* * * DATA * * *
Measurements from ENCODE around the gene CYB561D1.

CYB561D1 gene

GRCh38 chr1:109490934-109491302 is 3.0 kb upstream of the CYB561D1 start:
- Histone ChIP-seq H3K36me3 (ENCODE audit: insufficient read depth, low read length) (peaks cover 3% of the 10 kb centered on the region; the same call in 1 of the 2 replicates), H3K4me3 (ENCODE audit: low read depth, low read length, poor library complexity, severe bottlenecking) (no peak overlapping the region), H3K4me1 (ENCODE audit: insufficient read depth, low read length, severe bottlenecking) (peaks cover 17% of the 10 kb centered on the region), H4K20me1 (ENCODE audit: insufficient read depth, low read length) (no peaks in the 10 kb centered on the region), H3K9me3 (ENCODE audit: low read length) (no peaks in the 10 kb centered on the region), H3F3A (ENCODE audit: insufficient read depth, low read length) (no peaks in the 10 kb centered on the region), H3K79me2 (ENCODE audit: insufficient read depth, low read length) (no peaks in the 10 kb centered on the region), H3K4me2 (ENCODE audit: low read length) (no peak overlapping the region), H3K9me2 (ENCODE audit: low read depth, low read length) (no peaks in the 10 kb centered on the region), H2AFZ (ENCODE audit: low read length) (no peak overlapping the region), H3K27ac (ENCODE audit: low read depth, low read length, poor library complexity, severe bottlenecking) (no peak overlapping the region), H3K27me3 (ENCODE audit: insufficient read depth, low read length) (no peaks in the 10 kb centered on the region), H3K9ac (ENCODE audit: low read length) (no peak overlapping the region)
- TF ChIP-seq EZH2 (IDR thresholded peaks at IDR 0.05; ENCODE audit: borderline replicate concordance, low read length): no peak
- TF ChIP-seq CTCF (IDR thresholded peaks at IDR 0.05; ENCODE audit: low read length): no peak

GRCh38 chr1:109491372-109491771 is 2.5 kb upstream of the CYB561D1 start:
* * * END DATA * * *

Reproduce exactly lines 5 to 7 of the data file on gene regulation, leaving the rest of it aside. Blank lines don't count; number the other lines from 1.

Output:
- TF ChIP-seq EZH2 (IDR thresholded peaks at IDR 0.05; ENCODE audit: borderline replicate concordance, low read length): no peak
- TF ChIP-seq CTCF (IDR thresholded peaks at IDR 0.05; ENCODE audit: low read length): no peak

GRCh38 chr1:109491372-109491771 is 2.5 kb upstream of the CYB561D1 start: